Only big-time college football fans understand rivalry games. People in Ohio and Michigan, at least a lot of them, understand Ohio State vs. Michigan in their annual battle. Texas and Texas A & M fans understand the same. So do those who went to West Point and Annapolis when Army plays Navy.

But no game has more emotion, more lasting joy and bitterness, than Alabama vs. Auburn. In this rivalry the state legislature had to force the schools to play in the 1940s after a long lull in the series because of events surrounding the game that made it difficult to play it without danger to the fans.

374350263_6c565fc8f3_z This game even has a special name: The Iron Bowl. The reason for this is because the game was annually played in Birmingham, until about twenty years ago, and Birmingham was the iron city. The name stuck even though the game is play home and away now. Today’s crowd, because of Alabama’s stadium addition, will be the largest to ever witness the Iron Bowl. Nearly 102,000 will be jammed into Bryant-Denny Stadium. And this one really matters as Auburn is pursuing a chance to play in the BCS Championship game, where Alabama won last season. The Tide wants to upend the Tigers more than ever.

When I was a student at the University of Alabama (1967-69) I once drove back to campus (I lived over 240 miles away) on Thanksgiving Day, after our family celebration, just to see the Tide beat Auburn in Birmingham on the Friday following Thanksgiving. I was not going to miss this game.

I once saw Notre Dame play Alabama in South Bend some years after my college time. I got onto the field the day before the game because the Sports Information Director at Alabama was my friend and gave me a special pass. I listened to the coach talk about the great venue of Notre Dame Stadium and the challenge of the game the next day. It was inspiring. (Alabama lost big time on Saturday. So much for pep talks!) While waiting for the team to arrive I discussed the game with Alabama fans outside the stadium. I played like I did not much care who won the next day and asked: “Would you rather beat Notre Dame or Auburn?” Without hesitation I heard, again and again, “No, we can drive home from South Bend but if we lose to Auburn we have to live in the state of Alabama for the next year!” For most fans this is good natured fun but for a few it is bitter and ugly.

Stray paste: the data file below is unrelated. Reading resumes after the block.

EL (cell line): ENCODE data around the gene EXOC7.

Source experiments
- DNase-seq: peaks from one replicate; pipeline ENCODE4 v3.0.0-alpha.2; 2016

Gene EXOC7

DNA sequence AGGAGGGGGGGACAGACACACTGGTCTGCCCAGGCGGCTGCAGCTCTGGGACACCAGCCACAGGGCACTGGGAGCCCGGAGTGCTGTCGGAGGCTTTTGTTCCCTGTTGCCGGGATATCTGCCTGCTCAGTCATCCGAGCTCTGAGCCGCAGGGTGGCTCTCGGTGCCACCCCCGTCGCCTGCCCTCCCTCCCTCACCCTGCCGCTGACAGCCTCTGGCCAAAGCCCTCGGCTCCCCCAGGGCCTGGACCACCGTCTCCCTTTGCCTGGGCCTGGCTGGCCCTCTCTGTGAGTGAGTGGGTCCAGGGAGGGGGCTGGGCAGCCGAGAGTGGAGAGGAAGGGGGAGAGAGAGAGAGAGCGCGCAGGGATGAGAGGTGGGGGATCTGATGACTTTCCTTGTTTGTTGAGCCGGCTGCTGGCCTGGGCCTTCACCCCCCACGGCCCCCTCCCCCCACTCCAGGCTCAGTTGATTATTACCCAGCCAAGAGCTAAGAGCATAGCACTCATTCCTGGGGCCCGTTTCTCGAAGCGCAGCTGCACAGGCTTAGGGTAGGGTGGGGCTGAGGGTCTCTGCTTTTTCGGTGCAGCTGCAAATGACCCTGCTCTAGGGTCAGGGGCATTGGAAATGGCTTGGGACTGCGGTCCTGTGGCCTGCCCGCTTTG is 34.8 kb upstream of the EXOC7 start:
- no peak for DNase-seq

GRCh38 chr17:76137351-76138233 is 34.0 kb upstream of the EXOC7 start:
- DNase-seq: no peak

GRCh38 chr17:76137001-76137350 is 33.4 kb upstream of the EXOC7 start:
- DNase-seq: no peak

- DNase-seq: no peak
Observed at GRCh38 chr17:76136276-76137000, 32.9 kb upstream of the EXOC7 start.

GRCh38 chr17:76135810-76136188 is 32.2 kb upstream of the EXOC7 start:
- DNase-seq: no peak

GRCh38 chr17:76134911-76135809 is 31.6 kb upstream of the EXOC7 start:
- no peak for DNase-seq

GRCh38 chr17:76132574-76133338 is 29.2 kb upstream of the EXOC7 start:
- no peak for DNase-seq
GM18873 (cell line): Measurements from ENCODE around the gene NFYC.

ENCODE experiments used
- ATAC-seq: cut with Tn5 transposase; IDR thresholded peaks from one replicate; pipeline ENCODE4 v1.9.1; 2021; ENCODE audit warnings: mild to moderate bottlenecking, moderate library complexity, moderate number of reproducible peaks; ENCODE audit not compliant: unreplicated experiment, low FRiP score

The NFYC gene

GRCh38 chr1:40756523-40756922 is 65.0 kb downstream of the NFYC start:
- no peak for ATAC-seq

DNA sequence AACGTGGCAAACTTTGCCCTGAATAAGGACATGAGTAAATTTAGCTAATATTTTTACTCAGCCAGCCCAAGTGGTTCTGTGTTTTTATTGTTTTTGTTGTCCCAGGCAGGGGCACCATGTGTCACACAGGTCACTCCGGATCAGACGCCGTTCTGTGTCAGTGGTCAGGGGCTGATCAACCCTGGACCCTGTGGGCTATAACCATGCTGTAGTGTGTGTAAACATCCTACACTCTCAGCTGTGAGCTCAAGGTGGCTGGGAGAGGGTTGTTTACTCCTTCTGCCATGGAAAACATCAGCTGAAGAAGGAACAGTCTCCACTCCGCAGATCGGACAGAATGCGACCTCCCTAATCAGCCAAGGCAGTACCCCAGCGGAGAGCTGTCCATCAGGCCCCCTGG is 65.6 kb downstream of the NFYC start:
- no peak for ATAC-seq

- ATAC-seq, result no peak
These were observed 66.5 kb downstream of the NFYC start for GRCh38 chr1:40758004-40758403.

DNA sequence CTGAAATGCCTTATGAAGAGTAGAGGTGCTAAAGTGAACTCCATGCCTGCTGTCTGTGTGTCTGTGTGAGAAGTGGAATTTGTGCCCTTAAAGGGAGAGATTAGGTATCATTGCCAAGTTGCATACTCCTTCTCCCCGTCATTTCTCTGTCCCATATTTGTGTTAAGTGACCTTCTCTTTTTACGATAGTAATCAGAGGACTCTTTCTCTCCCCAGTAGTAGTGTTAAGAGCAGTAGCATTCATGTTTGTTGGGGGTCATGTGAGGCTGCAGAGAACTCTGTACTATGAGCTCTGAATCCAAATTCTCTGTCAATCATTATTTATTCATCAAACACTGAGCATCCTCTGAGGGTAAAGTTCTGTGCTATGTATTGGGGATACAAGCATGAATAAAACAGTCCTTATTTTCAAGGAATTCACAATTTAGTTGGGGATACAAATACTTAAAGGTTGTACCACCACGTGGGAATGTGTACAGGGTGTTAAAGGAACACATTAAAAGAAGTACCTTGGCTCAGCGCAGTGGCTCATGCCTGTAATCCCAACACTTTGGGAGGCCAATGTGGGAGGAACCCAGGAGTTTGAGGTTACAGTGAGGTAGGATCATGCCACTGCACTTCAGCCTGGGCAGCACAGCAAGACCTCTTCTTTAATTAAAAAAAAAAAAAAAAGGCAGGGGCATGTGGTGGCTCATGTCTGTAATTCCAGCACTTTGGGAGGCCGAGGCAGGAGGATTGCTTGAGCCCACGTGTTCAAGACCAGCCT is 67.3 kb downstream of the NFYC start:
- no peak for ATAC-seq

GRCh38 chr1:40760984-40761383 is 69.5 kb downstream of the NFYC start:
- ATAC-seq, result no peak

For Tide and Tiger fans there are memories galore related to this game. I was there, for example, when Alabama kicked a 54-yard field goal on the final play to beat the Bo Jackson led Auburn team when he was a superstar. There is a portrait of this final play simply called: “The Kick.” And I still remember Alabama getting two punts blocked in the fourth quarter, on the same spot on the field by the same Auburn player. Both blocks were returned for touchdowns and Auburn won 17-16. The Tiger fans call this game: “Punt, Bama, Punt.” On and on it goes.

Ironically, most of my best friends in the state of Alabama went to Auburn. I have always told them God gave me so many great Auburn friends to keep me from getting too deeply involved in the passion of this game.

Today I will watch the Iron Bowl. Auburn has the better team this year, so it seems. But Alabama is at home and this is their biggest game. A lot is on the line, especially for Auburn. If you like to see college athletics played with deep passion watch the Iron Bowl. If you do not care at all then at least pray that I will survive another Alabama-Auburn game. Iron Bowl 2010. Bring it on.

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  1. Ed O'Neal November 26, 2010 at 9:55 am

    Bring it on, indeed. War Eagle!

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